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Horned Larks and Snow Buntings

If you have been noticing some flocks of what looks to be sparrows getting up in front of your vehicle while driving through the country this winter, you might want to take a closer look next time. Many among us dismiss these flocks of small sparrow-sized birds as, well, sparrows. But rather than being brown, these flocks of small birds may be quite white. If so, there is a good chance they are horned larks or perhaps snow buntings.

Horned larks are fairly common in North Dakota throughout the year. They are a bird of the open country where the vegetation is short and sparse. That includes, for example, overgrazed pastures, harvested fields, fallowed areas, and the like, where they feed on a variety of seeds and insects. During the winter months they can often be observed feeding on the ground along both highways and gravel roads. If you can get a look at them through a pair of binoculars you will notice small tufts of feathers (the “horns”) on each side of the head, as well as their black mask, black chest band, yellow face and perhaps throat, and light undersides. They look like they could be a small and horned cousin of the meadow lark.

If, on the other hand, the birds getting up in front of the vehicle have bright flashes of white in both body and wings, they are probably snow buntings. Snow buntings are species of the high arctic and are generally only winter visitors although they may be seen during spring and fall. Their plumage can be quite variable, but look for lots of white on the body and particularly on the inner wings. The wingtips will be black, and the tail is black and white. When in flight, they are noticeably white, and the white flashing of the wings is quite pronounced.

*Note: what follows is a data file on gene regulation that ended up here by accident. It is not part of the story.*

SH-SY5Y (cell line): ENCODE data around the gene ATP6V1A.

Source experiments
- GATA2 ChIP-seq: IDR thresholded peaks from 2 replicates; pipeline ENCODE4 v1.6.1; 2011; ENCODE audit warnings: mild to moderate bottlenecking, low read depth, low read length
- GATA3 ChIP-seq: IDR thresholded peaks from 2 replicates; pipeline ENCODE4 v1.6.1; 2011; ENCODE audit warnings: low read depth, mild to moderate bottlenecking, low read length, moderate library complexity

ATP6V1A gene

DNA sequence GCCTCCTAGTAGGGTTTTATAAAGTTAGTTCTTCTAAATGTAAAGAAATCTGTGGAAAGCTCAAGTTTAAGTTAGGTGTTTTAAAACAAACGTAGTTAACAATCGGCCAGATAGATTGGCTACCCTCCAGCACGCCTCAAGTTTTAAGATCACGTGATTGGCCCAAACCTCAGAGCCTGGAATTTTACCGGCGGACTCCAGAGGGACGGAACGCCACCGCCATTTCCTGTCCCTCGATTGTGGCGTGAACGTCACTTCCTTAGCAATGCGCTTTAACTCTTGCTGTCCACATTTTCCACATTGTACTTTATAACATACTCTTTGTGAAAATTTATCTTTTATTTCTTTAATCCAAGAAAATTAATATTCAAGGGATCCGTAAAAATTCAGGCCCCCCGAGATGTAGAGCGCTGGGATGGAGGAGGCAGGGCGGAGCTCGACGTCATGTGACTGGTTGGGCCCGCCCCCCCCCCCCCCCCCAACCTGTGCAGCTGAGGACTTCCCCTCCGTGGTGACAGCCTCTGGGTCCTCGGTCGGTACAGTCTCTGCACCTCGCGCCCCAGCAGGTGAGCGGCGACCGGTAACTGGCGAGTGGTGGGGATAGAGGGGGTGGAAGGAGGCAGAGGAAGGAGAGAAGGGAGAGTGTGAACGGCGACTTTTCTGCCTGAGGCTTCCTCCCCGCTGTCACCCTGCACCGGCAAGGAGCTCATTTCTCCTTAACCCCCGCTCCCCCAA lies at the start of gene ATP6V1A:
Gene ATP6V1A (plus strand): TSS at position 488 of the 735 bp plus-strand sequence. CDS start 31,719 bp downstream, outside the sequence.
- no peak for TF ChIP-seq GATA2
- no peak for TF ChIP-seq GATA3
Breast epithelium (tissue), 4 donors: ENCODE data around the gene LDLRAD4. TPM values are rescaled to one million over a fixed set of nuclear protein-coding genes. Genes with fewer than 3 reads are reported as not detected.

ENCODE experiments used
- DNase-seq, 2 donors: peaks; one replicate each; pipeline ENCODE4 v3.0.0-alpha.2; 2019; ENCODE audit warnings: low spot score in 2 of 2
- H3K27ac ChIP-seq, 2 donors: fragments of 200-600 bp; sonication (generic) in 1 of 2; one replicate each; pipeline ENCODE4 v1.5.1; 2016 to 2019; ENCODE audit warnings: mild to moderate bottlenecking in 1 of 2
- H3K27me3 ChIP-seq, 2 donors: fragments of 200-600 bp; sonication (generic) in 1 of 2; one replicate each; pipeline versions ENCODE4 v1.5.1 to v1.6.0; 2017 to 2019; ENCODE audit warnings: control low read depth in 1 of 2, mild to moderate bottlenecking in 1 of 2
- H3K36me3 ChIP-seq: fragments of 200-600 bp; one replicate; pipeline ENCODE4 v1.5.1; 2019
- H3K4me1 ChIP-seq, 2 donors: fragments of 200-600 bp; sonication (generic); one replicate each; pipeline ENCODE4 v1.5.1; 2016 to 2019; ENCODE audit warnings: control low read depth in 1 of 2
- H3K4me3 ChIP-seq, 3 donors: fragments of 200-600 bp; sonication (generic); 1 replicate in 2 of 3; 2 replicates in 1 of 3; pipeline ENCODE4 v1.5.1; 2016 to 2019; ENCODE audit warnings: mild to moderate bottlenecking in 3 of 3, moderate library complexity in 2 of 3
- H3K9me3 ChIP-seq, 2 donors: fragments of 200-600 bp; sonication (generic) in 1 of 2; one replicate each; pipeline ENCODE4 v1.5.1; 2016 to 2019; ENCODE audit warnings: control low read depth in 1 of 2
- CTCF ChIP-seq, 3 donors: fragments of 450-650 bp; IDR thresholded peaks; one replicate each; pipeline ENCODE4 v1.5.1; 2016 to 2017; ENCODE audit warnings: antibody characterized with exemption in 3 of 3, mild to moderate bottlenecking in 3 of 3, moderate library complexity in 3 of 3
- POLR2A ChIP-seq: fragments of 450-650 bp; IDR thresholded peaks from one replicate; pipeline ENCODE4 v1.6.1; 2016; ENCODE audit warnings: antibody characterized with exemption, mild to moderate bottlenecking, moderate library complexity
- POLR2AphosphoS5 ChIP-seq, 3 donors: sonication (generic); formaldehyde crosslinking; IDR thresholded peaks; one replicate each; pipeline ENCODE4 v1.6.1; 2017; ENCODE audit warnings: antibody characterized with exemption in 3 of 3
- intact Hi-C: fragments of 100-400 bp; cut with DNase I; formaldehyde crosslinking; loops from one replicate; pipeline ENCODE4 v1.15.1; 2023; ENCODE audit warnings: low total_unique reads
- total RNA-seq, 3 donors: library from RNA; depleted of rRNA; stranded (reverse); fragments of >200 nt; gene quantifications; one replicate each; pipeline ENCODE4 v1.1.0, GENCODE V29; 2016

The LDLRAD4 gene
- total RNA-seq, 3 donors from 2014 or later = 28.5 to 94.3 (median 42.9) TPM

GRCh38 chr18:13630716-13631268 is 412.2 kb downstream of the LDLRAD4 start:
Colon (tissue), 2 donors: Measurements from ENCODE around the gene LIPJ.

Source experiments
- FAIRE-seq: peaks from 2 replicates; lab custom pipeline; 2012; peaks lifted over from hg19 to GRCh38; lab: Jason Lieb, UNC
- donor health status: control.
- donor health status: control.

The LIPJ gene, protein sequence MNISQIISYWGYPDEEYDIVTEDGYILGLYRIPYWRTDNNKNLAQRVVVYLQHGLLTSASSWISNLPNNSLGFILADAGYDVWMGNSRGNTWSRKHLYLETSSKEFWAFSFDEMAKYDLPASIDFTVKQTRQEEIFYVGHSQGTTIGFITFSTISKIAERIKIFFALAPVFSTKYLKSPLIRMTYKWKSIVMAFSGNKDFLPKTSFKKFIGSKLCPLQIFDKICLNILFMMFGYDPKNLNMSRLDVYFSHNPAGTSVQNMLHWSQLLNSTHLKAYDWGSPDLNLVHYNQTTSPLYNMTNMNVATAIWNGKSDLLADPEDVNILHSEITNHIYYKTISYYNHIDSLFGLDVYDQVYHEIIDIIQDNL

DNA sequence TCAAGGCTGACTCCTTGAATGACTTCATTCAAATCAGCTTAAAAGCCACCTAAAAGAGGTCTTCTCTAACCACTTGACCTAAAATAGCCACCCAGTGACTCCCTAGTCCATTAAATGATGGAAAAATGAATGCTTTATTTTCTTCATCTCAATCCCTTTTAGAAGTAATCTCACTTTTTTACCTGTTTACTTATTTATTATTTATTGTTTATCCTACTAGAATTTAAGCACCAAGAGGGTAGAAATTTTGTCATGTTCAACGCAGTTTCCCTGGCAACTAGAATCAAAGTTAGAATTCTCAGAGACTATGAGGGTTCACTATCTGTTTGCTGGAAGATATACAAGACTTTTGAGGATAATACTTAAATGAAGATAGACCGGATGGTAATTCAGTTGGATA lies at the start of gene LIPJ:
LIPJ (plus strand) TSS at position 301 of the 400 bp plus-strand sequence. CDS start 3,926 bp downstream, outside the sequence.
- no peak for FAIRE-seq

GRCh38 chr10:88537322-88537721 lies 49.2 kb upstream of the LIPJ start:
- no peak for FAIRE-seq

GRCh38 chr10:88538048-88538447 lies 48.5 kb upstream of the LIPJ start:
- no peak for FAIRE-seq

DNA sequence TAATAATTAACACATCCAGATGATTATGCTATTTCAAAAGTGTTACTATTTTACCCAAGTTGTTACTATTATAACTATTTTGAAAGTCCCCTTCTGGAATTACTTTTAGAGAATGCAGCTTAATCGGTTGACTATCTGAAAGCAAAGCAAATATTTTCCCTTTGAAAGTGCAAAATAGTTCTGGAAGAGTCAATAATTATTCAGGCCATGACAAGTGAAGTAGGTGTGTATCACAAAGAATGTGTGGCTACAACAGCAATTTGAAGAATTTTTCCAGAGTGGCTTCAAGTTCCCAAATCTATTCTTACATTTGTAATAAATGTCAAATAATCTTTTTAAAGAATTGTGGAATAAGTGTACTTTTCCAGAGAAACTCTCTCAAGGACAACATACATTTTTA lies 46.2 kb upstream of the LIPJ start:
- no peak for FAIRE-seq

So the next time you’re traveling, bring along a pair of binoculars and a bird guide if you have them. If you see a flock of these birds, find a safe place to pull over, get out the binoculars and bird guide, and do a little bird watching. Both species are quite colorful and have interesting markings. Plus, they are just fun to watch. I think you will find it is time well spent.

Chuck Lura has a broad knowledge of “Natural North Dakota” and loves sharing that knowledge with others. Since 2005 he has written a weekly column, “Naturalist at Large,” for North Dakota’s newest newspaper, the Lake Metigoshe Mirror. His columns also appear under “The Naturalist” in several other weekly newspapers across North Dakota.
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